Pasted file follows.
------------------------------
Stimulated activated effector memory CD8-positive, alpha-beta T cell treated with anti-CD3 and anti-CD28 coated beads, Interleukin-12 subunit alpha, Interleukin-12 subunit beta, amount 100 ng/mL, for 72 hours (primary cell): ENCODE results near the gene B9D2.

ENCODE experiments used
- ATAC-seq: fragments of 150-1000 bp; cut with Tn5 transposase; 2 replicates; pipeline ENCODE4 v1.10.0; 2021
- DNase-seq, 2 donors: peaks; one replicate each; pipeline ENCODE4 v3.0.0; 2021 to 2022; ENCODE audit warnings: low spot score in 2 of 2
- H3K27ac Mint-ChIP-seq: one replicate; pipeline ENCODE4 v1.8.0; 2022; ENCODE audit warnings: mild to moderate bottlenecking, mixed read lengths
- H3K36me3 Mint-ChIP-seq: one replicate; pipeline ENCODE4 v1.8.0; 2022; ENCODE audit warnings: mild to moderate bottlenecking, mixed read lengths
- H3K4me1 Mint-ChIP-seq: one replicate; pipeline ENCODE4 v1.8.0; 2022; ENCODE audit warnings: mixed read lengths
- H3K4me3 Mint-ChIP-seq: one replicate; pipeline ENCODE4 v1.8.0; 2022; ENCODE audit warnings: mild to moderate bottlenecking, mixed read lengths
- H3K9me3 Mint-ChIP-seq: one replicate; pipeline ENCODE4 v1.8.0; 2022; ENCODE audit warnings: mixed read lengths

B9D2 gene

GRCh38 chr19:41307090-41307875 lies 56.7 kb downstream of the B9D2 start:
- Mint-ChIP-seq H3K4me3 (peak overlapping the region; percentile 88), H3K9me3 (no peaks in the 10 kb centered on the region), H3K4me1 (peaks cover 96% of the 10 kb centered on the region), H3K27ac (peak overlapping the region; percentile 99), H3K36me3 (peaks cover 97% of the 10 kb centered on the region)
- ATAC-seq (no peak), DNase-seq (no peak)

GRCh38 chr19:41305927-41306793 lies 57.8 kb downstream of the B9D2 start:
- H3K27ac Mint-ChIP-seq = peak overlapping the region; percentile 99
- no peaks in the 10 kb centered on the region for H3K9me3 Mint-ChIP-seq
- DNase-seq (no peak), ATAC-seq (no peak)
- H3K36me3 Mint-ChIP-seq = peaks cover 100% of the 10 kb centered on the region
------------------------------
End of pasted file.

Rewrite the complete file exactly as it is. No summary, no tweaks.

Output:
Stimulated activated effector memory CD8-positive, alpha-beta T cell treated with anti-CD3 and anti-CD28 coated beads, Interleukin-12 subunit alpha, Interleukin-12 subunit beta, amount 100 ng/mL, for 72 hours (primary cell): ENCODE results near the gene B9D2.

ENCODE experiments used
- ATAC-seq: fragments of 150-1000 bp; cut with Tn5 transposase; 2 replicates; pipeline ENCODE4 v1.10.0; 2021
- DNase-seq, 2 donors: peaks; one replicate each; pipeline ENCODE4 v3.0.0; 2021 to 2022; ENCODE audit warnings: low spot score in 2 of 2
- H3K27ac Mint-ChIP-seq: one replicate; pipeline ENCODE4 v1.8.0; 2022; ENCODE audit warnings: mild to moderate bottlenecking, mixed read lengths
- H3K36me3 Mint-ChIP-seq: one replicate; pipeline ENCODE4 v1.8.0; 2022; ENCODE audit warnings: mild to moderate bottlenecking, mixed read lengths
- H3K4me1 Mint-ChIP-seq: one replicate; pipeline ENCODE4 v1.8.0; 2022; ENCODE audit warnings: mixed read lengths
- H3K4me3 Mint-ChIP-seq: one replicate; pipeline ENCODE4 v1.8.0; 2022; ENCODE audit warnings: mild to moderate bottlenecking, mixed read lengths
- H3K9me3 Mint-ChIP-seq: one replicate; pipeline ENCODE4 v1.8.0; 2022; ENCODE audit warnings: mixed read lengths

B9D2 gene

GRCh38 chr19:41307090-41307875 lies 56.7 kb downstream of the B9D2 start:
- Mint-ChIP-seq H3K4me3 (peak overlapping the region; percentile 88), H3K9me3 (no peaks in the 10 kb centered on the region), H3K4me1 (peaks cover 96% of the 10 kb centered on the region), H3K27ac (peak overlapping the region; percentile 99), H3K36me3 (peaks cover 97% of the 10 kb centered on the region)
- ATAC-seq (no peak), DNase-seq (no peak)

GRCh38 chr19:41305927-41306793 lies 57.8 kb downstream of the B9D2 start:
- H3K27ac Mint-ChIP-seq = peak overlapping the region; percentile 99
- no peaks in the 10 kb centered on the region for H3K9me3 Mint-ChIP-seq
- DNase-seq (no peak), ATAC-seq (no peak)
- H3K36me3 Mint-ChIP-seq = peaks cover 100% of the 10 kb centered on the region